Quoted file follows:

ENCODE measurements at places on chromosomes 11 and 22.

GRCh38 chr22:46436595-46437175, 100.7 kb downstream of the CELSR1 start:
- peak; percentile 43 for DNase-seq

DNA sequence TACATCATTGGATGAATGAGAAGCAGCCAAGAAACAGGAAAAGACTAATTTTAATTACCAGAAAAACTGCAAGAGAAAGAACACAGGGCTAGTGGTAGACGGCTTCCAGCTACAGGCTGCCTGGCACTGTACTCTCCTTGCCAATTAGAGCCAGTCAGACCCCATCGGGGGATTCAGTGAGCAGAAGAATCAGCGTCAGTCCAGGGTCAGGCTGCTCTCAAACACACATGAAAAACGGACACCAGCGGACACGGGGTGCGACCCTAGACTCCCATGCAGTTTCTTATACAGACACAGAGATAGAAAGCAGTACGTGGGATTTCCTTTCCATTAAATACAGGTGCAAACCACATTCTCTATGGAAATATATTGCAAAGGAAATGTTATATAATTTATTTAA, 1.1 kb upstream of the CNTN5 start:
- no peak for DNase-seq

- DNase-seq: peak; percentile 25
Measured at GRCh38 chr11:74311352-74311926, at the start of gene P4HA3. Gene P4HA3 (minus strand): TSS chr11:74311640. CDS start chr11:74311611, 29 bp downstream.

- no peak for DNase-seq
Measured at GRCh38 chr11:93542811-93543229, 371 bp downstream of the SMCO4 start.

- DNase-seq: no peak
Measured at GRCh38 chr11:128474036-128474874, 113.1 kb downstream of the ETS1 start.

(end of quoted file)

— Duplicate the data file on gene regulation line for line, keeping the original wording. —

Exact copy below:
ENCODE measurements at places on chromosomes 11 and 22.

GRCh38 chr22:46436595-46437175, 100.7 kb downstream of the CELSR1 start:
- peak; percentile 43 for DNase-seq

DNA sequence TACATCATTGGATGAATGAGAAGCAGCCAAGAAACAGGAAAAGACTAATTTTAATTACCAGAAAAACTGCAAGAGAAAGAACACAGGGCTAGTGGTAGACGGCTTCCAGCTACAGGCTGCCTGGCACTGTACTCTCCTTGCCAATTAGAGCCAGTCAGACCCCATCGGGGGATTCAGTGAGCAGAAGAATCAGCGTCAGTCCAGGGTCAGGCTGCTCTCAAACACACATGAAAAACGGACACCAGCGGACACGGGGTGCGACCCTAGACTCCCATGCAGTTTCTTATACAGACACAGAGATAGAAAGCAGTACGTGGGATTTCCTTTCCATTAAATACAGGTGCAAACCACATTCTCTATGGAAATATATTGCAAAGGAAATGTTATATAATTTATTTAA, 1.1 kb upstream of the CNTN5 start:
- no peak for DNase-seq

- DNase-seq: peak; percentile 25
Measured at GRCh38 chr11:74311352-74311926, at the start of gene P4HA3. Gene P4HA3 (minus strand): TSS chr11:74311640. CDS start chr11:74311611, 29 bp downstream.

- no peak for DNase-seq
Measured at GRCh38 chr11:93542811-93543229, 371 bp downstream of the SMCO4 start.

- DNase-seq: no peak
Measured at GRCh38 chr11:128474036-128474874, 113.1 kb downstream of the ETS1 start.